Families with adolescents often wrestle with the question of whether teenagers who are full-time students should also be working. Many high school students do work during the school year: about half of sophomores, two-thirds of juniors, and almost three quarters of seniors hold at least a part-time job. While for some families this choice is an economic necessity and entails little debate, for others it begins with a process of weighing the potentials pros and cons of teen employment. There have been a number of research studies that have explored the effects of working on teens and their well-being, and the main findings that have come out of this work are presented below.
To any of us sitting along the side-lines of a high-school soccer game or catching up at Back-to-School night, it will come as little surprise that parenting teens can be a dicey endeavor. The “war” stories that are exchanged can be at the same time comforting and crazy-making. So many factors come into play as we approach this time of parenting which requires more tactical moves, yet at the same time some very subtle nuancing. Two important factors to consider which are having an impact during this period are the concept of locus of control and the physiological development of the pre-frontal lobe.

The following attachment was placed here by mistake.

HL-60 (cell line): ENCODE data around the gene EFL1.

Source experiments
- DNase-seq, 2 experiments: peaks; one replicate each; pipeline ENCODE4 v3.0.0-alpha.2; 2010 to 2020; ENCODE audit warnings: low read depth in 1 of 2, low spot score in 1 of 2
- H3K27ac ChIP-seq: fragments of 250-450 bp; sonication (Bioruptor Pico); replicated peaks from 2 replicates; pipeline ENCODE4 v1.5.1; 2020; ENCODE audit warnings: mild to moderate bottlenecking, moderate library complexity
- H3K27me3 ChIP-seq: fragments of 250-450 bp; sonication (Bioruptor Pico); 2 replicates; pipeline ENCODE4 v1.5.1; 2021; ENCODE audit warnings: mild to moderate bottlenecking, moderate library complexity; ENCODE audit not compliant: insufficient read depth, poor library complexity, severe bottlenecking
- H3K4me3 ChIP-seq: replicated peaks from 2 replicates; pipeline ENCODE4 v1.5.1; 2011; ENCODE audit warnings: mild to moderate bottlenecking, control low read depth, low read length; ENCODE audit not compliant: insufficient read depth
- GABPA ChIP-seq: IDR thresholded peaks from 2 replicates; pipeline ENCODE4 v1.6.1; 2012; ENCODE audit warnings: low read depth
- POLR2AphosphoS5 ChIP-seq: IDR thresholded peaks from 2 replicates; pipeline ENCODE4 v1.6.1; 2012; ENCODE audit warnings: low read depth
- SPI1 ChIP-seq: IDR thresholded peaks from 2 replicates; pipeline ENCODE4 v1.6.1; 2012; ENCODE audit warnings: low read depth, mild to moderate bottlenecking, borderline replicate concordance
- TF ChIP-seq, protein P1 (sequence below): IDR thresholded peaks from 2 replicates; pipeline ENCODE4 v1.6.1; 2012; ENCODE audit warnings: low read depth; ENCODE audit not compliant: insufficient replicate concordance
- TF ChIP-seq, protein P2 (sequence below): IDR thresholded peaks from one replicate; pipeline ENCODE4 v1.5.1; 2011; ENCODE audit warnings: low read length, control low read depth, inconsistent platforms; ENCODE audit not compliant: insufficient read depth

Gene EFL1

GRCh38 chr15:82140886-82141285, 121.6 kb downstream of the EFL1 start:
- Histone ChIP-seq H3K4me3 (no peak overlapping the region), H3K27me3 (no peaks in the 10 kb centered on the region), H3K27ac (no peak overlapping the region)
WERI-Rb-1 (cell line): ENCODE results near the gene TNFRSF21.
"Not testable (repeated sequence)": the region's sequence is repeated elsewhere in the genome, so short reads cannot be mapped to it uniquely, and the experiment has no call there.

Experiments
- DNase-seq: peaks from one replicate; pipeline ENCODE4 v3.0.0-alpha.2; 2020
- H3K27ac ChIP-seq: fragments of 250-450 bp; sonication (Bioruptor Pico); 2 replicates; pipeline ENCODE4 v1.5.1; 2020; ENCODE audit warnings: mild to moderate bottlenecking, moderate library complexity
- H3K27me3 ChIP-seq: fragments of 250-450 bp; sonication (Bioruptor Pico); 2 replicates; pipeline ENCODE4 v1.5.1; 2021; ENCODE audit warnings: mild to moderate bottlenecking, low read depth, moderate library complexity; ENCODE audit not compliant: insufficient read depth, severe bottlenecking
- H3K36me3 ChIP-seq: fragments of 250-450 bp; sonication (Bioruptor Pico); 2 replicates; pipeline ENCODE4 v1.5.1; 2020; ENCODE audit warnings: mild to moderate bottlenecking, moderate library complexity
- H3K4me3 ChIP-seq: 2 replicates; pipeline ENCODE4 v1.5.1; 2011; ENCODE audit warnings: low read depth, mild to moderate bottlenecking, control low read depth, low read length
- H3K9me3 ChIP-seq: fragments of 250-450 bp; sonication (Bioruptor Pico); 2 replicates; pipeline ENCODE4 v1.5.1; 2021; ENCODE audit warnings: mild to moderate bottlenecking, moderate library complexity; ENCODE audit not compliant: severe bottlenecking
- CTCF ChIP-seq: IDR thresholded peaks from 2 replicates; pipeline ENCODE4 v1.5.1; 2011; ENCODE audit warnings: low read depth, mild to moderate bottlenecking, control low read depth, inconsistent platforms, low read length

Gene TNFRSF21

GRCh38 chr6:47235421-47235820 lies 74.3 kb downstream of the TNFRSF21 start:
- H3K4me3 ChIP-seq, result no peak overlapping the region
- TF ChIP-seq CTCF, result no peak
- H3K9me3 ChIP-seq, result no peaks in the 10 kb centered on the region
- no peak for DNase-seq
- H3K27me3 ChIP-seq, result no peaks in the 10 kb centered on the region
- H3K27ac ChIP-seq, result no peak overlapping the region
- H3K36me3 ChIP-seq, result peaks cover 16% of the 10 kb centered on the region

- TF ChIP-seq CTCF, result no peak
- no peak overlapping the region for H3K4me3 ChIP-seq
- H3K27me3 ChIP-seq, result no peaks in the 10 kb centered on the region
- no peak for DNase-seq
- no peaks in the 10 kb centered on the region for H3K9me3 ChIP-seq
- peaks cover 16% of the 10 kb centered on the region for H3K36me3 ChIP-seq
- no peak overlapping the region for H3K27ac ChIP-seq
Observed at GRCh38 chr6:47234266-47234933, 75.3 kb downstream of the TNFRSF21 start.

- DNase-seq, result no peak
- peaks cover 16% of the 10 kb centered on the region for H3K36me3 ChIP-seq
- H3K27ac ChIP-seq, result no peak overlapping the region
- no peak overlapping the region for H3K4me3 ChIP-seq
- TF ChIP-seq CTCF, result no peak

Sharon was tired of feeling tired. Throughout her days, she often found herself uneasy and tense and night after night she would lie in bed feeling restless, filled with thoughts and worries. Wanting to take some control of these things, she was unsure how. At the prompting of her therapist, she began to use intentional breathing or “breathwork” to assist with her feelings of anxiety.
Ever wonder why you seem to keep running up against yourself over and over again? Why do you do the things you know you don’t want to do but somehow can’t seem to rally yourself to do differently? All too often, these patterns are very familiar. Like eating less or exercising more, we know what is good, so why don’t we do it? Or how do you handle your anger? Are you an explosive in-your-face person, or a slow simmering pot, ready to boil over with cutting remarks? Or perhaps you agree to do something but then you simply don’t.
John is a 15-year old-boy who entered therapy in hopes of finding some relief from feeling anxious on a routine basis. He has had little success making friends at school and is earning below average grades. Feeling as if “no one understands him,” he has little interest in wanting to play with other children. In addition, he experiences intense anxiety about being exposed to germs, reporting a deep-rooted fear of becoming sick. John has always remembered having a difficult time being in public areas where he feels that he may be exposed to “bacteria and filth.”
Today explore two of the questions that parents most often ask:
- Why do my children keep doing the behavior I would like them to stop, even when I am giving them time outs?
- Why do my children keep nagging me after I have told them “No”?